The peoples of Lower Guinea frequently had elaborate pantheons of gods reflecting the complex nature of their societies as seen in Yoruba, Edo, Akan, and Gbe cultures. Interestingly enough, heroic epic songs were almost unheard of in their particular sub-region.
The Horn of Africa
Little survives of the pre-Abrahamic myths and legends of the Horn of Africa. However, rich new mythologies have been born out of it such as the elaborate Kebra Nagast which displays the legendary origins of the Ethiopian kings. The Zar spirit cult grew out of the beliefs of many peoples throughout the Horn, spreading as far as Egypt, Israel, and Iran.
In the Great Lakes region praise singers and bards would sing legends, particularly among the Haya people. In the feudal kingdoms of the region more serious and grounded tales of loyalty and honor were popular with the cattle-herding aristocracy. In contrast the legends of the peasants were much more relaxed, even poking fun at the nobles through thinly veiled myths. South of the African Great Lakes region where the mythology of the Chwezi dominated, the Migawo cult was very popular among the southern Nyamwezi and related peoples. On the coast Islam blended with native Bantu beliefs to create the cult of the Shetanni spirits. Monotheism and henotheism were common among the Nilotic speakers of eastern Africa.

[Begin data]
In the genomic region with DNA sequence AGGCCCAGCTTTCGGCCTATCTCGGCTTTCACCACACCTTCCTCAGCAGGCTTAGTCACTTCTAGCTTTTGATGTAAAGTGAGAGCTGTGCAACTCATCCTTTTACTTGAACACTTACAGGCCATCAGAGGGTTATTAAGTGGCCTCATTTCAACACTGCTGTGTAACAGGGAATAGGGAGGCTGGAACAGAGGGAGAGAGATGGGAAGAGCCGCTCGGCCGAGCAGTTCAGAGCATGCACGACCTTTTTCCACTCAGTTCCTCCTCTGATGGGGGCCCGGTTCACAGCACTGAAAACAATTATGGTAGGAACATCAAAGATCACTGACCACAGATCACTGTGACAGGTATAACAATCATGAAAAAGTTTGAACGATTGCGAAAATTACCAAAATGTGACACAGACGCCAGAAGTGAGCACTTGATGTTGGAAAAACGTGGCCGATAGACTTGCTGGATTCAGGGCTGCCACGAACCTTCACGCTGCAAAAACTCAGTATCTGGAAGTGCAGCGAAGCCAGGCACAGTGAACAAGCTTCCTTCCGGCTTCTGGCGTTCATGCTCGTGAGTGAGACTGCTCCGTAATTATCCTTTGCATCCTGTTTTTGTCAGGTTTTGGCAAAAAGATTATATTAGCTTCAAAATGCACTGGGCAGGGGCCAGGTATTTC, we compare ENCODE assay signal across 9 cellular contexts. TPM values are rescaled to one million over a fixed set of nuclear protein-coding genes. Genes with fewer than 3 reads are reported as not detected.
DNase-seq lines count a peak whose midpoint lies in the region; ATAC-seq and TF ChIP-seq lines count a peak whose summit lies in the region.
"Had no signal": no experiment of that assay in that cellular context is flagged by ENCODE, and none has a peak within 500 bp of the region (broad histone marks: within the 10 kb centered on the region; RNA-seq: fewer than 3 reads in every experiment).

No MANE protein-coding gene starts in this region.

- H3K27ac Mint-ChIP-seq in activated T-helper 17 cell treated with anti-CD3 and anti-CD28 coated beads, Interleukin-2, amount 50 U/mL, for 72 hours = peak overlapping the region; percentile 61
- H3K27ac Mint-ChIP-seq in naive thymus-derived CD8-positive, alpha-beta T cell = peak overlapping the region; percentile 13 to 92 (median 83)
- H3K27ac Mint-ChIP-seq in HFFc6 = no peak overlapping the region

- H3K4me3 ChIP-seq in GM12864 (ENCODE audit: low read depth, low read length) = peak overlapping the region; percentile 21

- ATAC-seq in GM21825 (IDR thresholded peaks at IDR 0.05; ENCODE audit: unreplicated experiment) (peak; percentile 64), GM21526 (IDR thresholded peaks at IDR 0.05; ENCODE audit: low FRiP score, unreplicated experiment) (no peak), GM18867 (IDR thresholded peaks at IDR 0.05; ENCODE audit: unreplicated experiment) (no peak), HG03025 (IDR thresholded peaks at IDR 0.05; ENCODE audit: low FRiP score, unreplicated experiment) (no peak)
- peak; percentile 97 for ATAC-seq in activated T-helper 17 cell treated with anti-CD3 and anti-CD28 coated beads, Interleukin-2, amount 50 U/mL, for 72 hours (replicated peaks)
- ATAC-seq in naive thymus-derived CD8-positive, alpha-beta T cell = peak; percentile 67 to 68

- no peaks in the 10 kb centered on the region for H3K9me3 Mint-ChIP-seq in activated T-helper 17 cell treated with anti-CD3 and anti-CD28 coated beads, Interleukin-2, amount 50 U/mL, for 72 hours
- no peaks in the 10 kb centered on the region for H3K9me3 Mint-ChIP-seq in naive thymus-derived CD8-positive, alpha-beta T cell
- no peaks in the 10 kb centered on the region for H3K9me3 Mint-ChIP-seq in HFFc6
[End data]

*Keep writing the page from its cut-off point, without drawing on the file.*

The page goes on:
The Miombo Woodlands
In the savanna belt south of the Congo rainforest, myths typically concerned themselves with legitimizing the current dynasty and explaining why the previous rulers were either illegitimate or handed over legitimacy to the current rulers. A common legendary origin began to spread among the Luba-Lunda and associated peoples.